For Immediate Release - February 02, 2015

AG Healey Alerts Consumers to Beware of Identity Theft During Tax Season

Office Offers Tips to Avoid Scams and Defend Against Fraudulent Practices

BOSTON – With tax season underway, Attorney General Maura Healey is offering helpful information for consumers on how to protect their information against identity theft and avoid scams.

“We urge consumers to pay extra attention this tax season as identity thieves are finding more ways to compromise personal and financial information,” AG Healey said. “Our office will continue to be a source of education and assistance for consumers on how to prevent identity theft, including steps they can take to recover if they become a victim.”

Tax identity theft happens when someone files a fake tax return using your personal information – like your Social Security Number – to get a tax refund from the Internal Revenue Service (IRS). It also can happen when someone uses your Social Security number to get a job or claims your child as a dependent on a tax return. Tax identity theft has been the most common form of identity theft reported to the Federal Trade Commission (FTC) for the past five years. The IRS also reports receiving thousands of complaints about IRS imposters who contact people and claim they owe unpaid taxes and will be arrested if they do not pay up.

Consumers may find out something is wrong after they file their tax return, or if they receive a letter from the IRS saying that more than one tax return was filed in their name, or if IRS records show wages from an employer that they do not know.

Tax identity thieves get your personal information in a number of ways, including going through your trash, stealing mail from your home, or sending phony “phishing” emails that look like they are from the IRS and ask for personal information. Consumers should also be particularly aware of employees at hospitals, nursing homes, banks, and other businesses that have regular access to personal information and opportunity to steal such information, along with phony or dishonest tax preparers that may misuse clients’ information for their own benefit or pass it along to identity thieves.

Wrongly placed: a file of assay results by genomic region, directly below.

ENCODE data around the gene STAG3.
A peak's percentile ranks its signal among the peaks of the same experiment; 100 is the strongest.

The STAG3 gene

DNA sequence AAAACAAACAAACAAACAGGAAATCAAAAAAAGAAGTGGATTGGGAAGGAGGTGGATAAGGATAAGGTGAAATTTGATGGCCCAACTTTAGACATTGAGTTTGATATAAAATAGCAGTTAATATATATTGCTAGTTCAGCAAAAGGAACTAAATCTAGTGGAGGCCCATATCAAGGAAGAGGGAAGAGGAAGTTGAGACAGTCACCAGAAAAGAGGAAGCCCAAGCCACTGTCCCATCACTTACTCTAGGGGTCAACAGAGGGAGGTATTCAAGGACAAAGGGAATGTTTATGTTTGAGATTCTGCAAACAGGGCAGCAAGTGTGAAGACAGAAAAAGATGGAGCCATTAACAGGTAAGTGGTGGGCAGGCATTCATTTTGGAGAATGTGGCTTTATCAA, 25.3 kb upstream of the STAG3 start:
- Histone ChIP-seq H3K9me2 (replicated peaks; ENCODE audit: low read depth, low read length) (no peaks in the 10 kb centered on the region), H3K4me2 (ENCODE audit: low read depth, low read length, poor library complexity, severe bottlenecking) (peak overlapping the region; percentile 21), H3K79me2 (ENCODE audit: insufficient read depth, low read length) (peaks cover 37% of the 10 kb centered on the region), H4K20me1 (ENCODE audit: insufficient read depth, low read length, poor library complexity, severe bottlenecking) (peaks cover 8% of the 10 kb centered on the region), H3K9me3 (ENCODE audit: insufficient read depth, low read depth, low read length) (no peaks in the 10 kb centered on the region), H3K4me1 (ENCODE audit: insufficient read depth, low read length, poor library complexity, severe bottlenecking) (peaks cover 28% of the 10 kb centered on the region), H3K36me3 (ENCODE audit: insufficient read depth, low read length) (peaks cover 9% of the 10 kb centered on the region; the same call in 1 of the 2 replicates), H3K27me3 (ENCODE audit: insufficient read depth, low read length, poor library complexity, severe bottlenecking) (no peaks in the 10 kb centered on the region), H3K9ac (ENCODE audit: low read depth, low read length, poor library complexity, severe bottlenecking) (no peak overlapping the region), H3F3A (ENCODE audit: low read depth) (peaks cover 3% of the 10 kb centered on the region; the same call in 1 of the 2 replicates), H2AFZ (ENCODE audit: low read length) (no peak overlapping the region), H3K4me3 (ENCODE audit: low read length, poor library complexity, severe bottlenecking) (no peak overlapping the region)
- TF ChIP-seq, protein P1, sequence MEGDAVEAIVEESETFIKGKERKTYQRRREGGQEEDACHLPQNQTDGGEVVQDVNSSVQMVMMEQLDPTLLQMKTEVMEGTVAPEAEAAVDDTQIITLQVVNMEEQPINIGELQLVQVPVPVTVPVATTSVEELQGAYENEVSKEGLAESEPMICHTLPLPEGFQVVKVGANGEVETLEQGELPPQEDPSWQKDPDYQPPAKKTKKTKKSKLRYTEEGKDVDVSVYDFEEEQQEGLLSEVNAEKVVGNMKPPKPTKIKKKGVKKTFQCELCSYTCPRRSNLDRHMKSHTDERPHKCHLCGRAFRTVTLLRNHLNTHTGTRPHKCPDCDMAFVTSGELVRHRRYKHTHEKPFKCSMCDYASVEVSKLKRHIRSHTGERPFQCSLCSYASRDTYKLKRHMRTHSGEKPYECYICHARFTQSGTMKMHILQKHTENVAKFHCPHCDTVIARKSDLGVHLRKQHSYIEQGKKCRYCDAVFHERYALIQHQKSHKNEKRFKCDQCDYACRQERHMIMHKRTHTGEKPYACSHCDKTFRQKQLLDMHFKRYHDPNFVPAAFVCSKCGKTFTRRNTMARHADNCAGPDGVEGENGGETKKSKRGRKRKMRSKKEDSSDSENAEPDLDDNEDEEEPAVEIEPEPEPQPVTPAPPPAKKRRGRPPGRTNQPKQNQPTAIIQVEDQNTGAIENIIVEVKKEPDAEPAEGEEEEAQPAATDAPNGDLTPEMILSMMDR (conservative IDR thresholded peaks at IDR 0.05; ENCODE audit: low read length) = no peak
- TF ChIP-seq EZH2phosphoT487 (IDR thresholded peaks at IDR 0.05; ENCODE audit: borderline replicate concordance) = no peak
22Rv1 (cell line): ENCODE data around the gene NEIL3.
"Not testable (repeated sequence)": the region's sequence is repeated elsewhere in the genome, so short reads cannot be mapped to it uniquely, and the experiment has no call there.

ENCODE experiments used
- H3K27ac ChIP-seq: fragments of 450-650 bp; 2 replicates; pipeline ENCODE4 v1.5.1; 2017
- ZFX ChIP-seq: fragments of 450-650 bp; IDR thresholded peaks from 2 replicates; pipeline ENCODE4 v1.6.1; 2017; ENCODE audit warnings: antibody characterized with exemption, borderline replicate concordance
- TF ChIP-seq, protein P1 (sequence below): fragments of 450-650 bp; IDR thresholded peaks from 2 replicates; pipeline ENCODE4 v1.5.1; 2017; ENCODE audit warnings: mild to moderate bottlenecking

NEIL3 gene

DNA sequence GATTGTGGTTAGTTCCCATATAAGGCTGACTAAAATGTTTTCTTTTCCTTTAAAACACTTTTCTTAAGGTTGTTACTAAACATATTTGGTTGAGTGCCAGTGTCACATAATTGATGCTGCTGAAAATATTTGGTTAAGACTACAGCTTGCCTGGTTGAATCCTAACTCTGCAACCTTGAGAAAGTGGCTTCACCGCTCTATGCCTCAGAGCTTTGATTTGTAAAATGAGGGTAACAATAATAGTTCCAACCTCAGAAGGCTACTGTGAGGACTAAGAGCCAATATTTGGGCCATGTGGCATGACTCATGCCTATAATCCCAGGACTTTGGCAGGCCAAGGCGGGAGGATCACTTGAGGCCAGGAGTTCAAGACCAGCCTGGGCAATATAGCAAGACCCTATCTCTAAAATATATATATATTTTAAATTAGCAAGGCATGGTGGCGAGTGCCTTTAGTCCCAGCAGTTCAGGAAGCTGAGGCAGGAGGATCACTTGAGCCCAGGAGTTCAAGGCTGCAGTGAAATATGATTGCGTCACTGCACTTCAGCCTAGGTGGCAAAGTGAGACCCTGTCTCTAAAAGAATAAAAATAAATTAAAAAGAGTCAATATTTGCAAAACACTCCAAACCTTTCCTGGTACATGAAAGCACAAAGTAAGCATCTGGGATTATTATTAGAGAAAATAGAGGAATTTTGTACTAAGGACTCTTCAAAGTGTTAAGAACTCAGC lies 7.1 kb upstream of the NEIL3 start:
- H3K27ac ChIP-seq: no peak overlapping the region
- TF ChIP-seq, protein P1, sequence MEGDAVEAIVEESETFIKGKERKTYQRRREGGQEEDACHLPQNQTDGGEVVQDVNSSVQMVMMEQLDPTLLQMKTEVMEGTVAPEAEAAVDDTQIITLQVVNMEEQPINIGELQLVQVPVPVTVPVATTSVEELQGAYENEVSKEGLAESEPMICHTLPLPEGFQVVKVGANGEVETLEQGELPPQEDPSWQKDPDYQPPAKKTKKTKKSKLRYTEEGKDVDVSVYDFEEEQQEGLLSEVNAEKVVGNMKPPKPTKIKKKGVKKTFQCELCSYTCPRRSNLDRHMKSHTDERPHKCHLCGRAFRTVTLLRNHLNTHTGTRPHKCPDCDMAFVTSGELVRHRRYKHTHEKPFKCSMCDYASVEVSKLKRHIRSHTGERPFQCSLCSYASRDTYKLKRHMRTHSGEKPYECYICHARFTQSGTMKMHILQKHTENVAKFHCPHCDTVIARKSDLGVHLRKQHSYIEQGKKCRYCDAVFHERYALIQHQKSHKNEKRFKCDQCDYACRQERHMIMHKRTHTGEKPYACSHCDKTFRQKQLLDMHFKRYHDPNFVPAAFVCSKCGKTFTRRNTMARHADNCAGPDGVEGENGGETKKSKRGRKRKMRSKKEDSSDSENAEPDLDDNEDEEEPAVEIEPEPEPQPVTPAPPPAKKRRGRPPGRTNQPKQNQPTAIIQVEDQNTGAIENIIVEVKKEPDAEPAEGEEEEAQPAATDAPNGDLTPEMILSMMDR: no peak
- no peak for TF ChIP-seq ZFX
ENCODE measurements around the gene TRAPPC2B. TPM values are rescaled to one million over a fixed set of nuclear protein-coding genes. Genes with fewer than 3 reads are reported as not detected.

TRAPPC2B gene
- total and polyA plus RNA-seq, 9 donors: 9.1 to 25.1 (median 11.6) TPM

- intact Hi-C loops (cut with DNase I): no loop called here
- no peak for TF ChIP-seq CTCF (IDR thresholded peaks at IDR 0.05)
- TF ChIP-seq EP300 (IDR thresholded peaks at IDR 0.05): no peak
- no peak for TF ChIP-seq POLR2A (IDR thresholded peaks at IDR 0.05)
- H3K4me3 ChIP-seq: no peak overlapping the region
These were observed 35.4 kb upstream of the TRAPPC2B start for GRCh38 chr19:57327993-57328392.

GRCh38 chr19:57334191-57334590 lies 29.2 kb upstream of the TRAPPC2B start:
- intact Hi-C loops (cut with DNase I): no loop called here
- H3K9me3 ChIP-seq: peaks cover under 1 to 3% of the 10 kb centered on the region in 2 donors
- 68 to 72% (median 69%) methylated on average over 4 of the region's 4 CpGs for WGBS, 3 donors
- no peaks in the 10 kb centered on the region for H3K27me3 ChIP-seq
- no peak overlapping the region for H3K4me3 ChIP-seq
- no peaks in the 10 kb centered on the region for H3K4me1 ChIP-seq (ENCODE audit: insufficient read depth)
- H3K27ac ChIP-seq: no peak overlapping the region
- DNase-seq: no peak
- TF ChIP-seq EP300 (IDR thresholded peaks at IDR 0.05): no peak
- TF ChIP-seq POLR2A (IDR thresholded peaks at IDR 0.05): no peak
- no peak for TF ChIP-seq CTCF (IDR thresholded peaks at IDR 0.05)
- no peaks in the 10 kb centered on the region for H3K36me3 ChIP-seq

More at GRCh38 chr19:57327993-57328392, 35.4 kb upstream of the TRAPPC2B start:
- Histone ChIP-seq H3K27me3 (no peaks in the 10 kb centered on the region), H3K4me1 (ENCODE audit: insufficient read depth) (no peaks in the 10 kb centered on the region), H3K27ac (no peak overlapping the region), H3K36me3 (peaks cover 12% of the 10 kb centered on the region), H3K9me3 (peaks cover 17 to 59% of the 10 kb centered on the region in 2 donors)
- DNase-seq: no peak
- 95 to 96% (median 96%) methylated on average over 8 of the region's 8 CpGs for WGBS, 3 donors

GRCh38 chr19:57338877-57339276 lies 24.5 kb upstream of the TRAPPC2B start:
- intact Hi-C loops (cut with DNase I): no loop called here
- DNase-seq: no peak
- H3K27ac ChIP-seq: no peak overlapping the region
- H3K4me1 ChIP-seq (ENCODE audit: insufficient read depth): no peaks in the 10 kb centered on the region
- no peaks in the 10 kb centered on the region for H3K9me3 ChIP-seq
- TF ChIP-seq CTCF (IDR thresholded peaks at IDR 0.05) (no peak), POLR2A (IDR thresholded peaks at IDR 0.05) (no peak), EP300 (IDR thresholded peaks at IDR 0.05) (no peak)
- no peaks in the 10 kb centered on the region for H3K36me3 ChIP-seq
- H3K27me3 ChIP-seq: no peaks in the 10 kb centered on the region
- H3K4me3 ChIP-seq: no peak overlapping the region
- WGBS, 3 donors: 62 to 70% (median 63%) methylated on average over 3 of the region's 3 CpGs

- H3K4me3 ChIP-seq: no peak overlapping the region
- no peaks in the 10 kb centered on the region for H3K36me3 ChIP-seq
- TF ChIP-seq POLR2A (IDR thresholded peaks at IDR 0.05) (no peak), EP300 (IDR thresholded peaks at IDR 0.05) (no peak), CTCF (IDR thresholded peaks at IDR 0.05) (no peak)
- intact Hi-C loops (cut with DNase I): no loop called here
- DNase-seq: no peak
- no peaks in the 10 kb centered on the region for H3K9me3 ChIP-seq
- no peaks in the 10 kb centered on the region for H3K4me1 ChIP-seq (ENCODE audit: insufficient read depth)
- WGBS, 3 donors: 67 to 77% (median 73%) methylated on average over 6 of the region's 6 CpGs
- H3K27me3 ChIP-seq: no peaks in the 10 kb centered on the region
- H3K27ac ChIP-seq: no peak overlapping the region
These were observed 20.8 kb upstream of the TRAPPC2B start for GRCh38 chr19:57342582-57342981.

Keeping vigilant is the best defense against these fraudulent practices. The AG’s Office offers consumers the following suggestions to help them protect against potential identity theft:

  • File your tax return early in the tax season;
  • Use a secure internet connection if you file electronically. Avoid the use of public computers whenever possible;
  • Mail your tax return directly from the post office;
  • Shred copies of your tax return, drafts, or calculation sheets you no longer need;
  • Regularly shred mail or other correspondence containing personal account numbers, such as mortgage statements or insurance information.
  • If you do not have a safe place to receive mail, consider getting a P.O. Box at the post office.
  • Know that the IRS and most banking institutions will not contact you by email, text, or social media asking for personal information. If the IRS needs information, it will first contact you by mail;
  • Do not give out your Social Security Number (SSN) or Medicare number unless necessary. Never give this information out over the phone following an unsolicited phone call, no matter who the person calling claims to be;
  • Research tax preparers thoroughly and get recommendations where possible before handing over your personal information; and
  • Check your credit report for free at least once a year, at each of the three major reporting agencies, by visiting annualcreditreport.com to make sure no other accounts have been opened in your name.

If you have reason to believe your personal information may have been compromised, consider contacting the credit reporting agencies to place a fraud alert or security freeze on your credit file.  For information regarding the process to place these types of alerts, and the attendant costs and consequences of doing so, contact any one of the following agencies:  Equifax, (800) 525-6285, www.equifax.com; Experian, (888) 397-3742, www.experian.com; or TransUnion, (800) 680-7289, www.transunion.com

If your SSN has been compromised, contact the IRS Identity Protection Specialized Unit at (800) 908-4490. More information about tax identity theft is available on the AG’s website, or from the FTC at ftc.gov/taxidtheft and the IRS at irs.gov/identitytheft. If you have a question about your taxes, call the IRS at (800) 829-1040 or go to irs.gov. You can report IRS imposter scams to the Treasury Inspector General for Tax Administration online or at (800) 366-4484, and to the FTC at www.ftccomplaintassistant.gov.

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